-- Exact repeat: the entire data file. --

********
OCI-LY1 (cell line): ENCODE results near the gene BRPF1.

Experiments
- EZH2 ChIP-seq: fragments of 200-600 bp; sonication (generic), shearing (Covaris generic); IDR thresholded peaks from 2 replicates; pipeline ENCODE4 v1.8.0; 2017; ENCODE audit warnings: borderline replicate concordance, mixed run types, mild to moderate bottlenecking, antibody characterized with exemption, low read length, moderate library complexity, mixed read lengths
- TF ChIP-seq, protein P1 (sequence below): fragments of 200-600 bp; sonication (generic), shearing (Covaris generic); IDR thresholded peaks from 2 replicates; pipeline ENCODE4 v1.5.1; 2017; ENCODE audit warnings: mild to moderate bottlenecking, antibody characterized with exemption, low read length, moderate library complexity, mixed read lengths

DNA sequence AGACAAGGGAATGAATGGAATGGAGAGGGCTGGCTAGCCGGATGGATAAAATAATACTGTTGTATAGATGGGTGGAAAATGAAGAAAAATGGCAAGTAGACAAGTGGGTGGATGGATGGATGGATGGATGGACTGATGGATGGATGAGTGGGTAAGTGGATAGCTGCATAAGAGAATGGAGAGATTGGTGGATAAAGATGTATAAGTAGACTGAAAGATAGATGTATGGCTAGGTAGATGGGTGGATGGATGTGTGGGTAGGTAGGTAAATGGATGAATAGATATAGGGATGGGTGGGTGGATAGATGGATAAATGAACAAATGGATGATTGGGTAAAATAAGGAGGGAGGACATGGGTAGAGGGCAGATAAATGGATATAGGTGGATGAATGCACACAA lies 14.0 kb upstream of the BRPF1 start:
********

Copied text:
OCI-LY1 (cell line): ENCODE results near the gene BRPF1.

Experiments
- EZH2 ChIP-seq: fragments of 200-600 bp; sonication (generic), shearing (Covaris generic); IDR thresholded peaks from 2 replicates; pipeline ENCODE4 v1.8.0; 2017; ENCODE audit warnings: borderline replicate concordance, mixed run types, mild to moderate bottlenecking, antibody characterized with exemption, low read length, moderate library complexity, mixed read lengths
- TF ChIP-seq, protein P1 (sequence below): fragments of 200-600 bp; sonication (generic), shearing (Covaris generic); IDR thresholded peaks from 2 replicates; pipeline ENCODE4 v1.5.1; 2017; ENCODE audit warnings: mild to moderate bottlenecking, antibody characterized with exemption, low read length, moderate library complexity, mixed read lengths

DNA sequence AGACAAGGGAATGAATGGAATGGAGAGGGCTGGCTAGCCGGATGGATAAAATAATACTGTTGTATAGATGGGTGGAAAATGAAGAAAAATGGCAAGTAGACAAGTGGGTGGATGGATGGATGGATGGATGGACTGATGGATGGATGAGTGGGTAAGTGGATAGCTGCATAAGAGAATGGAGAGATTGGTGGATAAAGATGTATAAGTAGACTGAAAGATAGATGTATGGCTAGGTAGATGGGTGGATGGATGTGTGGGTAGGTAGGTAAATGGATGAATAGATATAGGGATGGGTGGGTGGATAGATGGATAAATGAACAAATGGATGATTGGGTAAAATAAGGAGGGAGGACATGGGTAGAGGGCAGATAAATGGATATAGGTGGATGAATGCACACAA lies 14.0 kb upstream of the BRPF1 start: